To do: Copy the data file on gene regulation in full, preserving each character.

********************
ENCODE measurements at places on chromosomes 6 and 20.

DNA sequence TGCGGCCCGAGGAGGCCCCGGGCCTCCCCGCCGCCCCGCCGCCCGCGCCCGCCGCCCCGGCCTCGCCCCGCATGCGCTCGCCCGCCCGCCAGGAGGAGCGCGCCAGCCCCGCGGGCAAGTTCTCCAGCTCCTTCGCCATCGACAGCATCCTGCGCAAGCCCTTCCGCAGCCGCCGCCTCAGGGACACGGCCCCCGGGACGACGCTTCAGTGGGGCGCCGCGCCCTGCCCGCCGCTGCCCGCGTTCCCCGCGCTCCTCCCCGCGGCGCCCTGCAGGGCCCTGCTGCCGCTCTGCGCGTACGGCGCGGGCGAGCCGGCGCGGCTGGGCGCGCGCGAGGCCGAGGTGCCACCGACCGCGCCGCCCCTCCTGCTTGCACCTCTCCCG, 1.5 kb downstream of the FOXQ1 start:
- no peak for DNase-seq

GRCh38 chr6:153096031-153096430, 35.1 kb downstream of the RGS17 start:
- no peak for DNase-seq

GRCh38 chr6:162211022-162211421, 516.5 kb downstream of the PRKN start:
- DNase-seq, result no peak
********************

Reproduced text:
ENCODE measurements at places on chromosomes 6 and 20.

DNA sequence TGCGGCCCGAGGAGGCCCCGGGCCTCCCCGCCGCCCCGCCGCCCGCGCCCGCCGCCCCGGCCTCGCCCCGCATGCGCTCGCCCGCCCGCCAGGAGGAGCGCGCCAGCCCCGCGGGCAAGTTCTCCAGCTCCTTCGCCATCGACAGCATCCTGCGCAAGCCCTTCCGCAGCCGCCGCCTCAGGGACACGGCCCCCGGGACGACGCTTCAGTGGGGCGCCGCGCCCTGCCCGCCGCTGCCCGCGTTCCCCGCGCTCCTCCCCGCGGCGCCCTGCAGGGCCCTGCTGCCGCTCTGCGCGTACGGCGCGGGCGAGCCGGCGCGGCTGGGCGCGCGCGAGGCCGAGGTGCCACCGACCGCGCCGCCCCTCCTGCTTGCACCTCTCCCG, 1.5 kb downstream of the FOXQ1 start:
- no peak for DNase-seq

GRCh38 chr6:153096031-153096430, 35.1 kb downstream of the RGS17 start:
- no peak for DNase-seq

GRCh38 chr6:162211022-162211421, 516.5 kb downstream of the PRKN start:
- DNase-seq, result no peak